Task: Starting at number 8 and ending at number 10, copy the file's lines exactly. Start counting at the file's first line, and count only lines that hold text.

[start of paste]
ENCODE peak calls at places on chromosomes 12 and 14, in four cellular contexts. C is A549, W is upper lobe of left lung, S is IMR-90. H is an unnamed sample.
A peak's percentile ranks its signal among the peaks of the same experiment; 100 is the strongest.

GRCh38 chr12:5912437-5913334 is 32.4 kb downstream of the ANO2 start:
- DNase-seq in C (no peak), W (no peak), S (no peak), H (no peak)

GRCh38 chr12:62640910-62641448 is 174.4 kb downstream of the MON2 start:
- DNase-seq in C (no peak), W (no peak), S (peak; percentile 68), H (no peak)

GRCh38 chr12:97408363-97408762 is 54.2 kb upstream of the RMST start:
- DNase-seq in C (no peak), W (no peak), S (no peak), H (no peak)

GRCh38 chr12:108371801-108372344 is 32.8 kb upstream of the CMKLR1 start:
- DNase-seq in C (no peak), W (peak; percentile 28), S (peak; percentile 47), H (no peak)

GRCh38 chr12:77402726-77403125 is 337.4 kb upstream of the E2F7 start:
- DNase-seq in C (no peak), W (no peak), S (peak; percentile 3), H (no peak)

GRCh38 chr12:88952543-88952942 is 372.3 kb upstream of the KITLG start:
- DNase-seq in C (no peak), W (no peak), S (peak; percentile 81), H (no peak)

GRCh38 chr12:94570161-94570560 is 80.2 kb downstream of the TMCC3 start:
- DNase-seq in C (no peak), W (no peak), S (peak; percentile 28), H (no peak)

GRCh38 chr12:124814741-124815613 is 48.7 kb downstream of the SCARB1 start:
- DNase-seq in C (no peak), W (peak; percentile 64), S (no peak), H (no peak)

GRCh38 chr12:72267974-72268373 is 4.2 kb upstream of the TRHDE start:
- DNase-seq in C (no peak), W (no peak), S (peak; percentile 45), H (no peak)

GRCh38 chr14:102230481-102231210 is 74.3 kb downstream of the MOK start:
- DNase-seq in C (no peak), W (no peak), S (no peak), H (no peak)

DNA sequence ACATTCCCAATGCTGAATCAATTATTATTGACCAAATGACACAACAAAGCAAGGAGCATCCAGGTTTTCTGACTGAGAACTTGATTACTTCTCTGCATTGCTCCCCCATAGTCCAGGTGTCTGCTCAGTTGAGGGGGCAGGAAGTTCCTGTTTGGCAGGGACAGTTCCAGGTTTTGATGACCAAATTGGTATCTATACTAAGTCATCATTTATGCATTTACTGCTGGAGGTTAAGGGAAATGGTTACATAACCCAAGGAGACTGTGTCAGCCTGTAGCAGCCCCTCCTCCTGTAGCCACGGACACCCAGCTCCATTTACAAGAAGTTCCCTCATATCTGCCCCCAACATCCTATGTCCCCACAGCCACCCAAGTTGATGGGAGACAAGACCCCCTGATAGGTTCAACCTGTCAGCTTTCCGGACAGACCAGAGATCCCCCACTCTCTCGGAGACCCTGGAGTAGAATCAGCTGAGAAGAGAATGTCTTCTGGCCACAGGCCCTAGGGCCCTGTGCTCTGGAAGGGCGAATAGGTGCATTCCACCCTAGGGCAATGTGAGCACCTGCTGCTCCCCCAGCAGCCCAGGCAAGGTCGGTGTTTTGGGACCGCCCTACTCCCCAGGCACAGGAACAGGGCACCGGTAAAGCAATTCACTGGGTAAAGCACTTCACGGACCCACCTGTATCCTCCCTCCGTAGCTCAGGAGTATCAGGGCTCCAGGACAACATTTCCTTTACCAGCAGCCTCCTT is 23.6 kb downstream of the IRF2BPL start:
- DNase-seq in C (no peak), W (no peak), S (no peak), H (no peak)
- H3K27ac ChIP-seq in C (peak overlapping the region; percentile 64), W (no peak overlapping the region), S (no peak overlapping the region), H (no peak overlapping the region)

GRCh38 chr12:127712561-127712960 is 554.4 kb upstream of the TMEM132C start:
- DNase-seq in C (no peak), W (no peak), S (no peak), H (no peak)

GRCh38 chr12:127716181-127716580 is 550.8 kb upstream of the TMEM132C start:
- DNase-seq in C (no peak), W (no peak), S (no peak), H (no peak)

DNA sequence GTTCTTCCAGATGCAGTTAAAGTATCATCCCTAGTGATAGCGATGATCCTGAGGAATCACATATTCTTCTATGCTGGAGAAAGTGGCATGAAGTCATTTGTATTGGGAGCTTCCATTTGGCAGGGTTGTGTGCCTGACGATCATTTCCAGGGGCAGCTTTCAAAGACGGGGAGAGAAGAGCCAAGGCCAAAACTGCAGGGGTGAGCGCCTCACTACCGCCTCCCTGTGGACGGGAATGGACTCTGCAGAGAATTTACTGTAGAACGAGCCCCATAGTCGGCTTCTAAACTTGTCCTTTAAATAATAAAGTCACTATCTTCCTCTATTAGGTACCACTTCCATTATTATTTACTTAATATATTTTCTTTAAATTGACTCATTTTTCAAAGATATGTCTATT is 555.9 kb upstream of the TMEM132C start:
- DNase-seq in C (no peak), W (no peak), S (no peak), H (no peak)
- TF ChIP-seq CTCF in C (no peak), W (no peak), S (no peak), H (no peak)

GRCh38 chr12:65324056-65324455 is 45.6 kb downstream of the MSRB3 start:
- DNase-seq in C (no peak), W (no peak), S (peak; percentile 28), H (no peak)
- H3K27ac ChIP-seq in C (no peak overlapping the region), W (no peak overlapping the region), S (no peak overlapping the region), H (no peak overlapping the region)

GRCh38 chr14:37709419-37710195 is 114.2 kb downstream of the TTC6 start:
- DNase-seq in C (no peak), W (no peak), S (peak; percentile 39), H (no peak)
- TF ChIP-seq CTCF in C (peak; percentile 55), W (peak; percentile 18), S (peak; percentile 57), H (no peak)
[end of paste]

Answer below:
- DNase-seq in C (no peak), W (no peak), S (no peak), H (no peak)

GRCh38 chr12:108371801-108372344 is 32.8 kb upstream of the CMKLR1 start:
- DNase-seq in C (no peak), W (peak; percentile 28), S (peak; percentile 47), H (no peak)